And then I read the texts. All of them. Separated from the exchanges by a year and a serious relationship, I was now a detached 3rd party — a voyeur looking into someone else’s relationship. I was sad for the couple in front of me. There was so much joy and promise in them. The chemistry was palpable. Then the final “hey. You up?” from her which triggered the break up email from him, and then a month later she said: “hey, I have mono. Pretty sure you gave it to me. #SoThisIs30.”

Now that we’re safely just friends, I’ve been tempted more than once to delete them all — especially the ones where he calls me beautiful or says how much he’s looking forward to seeing me or talks about kissing me in the ocean. I don’t want those around when I’m trying to forget that at one time, I thought I might have found a forever guy. And then I read this one and decide to keep them, because this is a good reminder of how I want to feel with each new “something”:

You can never tell if things are going to work at the start, but if we get to be our best selves for a while, then it will have been worth it. You make me smile. 

Taxi Driver Horoscopes: A Second Date, Unsolicited Advice, and a Two-Bite Brownie

We were standing on the corner of Houston and Allen Streets. We had covered the entire west side and a good portion of the lower east side. My feet didn’t hurt, my hair still had a few good hours left in it, but the mist was beginning to turn to rain — a signal perhaps that it was time to call it a night.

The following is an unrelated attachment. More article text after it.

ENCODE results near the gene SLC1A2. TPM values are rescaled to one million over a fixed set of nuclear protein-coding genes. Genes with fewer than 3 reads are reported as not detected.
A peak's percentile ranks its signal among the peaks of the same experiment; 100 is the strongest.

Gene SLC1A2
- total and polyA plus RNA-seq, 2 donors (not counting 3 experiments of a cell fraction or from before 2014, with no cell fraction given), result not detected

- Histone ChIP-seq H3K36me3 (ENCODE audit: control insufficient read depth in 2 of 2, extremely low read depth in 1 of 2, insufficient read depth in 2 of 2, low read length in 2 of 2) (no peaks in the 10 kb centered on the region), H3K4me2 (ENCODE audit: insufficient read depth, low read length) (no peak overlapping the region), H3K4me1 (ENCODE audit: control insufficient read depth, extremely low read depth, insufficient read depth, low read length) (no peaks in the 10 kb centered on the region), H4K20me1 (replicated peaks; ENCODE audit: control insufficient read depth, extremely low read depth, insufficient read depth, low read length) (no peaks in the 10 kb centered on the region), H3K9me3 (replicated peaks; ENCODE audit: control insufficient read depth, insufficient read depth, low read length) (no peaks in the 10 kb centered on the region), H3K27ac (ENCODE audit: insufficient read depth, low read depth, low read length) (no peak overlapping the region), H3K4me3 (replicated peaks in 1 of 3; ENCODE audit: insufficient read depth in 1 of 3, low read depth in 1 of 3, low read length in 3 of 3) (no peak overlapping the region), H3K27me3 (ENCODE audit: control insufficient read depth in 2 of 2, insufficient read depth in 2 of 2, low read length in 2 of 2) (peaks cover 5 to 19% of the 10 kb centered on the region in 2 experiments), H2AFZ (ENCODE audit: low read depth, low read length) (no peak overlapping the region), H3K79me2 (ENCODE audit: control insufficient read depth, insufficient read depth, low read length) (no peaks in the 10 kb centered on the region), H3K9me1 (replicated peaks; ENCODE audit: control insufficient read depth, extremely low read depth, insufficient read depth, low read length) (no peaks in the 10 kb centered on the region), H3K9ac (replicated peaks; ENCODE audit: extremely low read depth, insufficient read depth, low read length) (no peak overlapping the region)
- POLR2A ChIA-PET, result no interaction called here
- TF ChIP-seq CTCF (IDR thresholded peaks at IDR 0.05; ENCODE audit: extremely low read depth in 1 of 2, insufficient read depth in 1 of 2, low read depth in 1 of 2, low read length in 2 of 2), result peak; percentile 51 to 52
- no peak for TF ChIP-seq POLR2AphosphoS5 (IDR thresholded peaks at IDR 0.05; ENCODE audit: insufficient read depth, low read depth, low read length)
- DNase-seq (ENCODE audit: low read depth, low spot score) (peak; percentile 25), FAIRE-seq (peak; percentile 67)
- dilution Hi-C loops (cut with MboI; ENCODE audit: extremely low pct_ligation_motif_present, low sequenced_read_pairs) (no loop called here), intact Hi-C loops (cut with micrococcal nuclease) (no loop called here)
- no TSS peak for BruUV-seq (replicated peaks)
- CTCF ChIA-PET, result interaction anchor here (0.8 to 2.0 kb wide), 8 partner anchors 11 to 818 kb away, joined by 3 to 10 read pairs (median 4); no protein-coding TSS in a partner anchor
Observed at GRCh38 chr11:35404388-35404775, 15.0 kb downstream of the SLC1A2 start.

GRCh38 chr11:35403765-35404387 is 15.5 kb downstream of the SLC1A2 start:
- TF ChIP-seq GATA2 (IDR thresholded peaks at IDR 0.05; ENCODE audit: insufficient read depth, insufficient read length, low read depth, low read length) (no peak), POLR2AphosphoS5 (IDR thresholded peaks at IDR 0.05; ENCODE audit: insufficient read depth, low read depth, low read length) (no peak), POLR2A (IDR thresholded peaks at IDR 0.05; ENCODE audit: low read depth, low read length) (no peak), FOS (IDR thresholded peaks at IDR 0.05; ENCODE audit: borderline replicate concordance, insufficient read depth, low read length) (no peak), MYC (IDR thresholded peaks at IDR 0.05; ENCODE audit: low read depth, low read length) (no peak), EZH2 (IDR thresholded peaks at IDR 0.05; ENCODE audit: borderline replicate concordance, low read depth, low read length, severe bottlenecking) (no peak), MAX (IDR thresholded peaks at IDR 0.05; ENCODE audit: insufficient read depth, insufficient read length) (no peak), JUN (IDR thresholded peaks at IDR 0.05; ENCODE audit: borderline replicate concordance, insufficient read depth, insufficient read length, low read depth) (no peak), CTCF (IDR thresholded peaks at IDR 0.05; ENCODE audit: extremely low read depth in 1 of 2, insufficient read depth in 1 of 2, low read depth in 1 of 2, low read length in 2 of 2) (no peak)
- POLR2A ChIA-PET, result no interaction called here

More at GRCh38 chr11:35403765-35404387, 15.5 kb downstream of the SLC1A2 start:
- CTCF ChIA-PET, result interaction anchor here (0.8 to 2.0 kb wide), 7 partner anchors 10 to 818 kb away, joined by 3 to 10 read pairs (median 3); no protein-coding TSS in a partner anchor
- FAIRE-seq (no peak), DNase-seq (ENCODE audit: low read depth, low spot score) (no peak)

Should we lyft, subway, or splurge on a yellow cab? Red asked.

IMG_20150602_082913I looked around. Houston was uncharacteristically jammed with “ready to hire” cabs. I answered the question by hailing one and said the fare was on me.

Red and I had talked freely all night, and continued to swap stories, each of us sitting as close to the windows and away from each other as possible. Like two kindergartners who were afraid of catching cooties.

As was my luck, I had picked a cab with one of those drivers who decides to pop-in on your conversation, then shares his life story, then offers you advice. He was wearing a powdered blue suit. He had class.

Are you two married?

Ha! No! We both replied.

Boyfriend and girlfriend?

Nope. Again, in unison.

Then Red: We’re friends.

Good friends?

We both remained silent and looked out the window. Our hazy night was reflected back to me in the silhouettes of NYC’s buildings zipping past.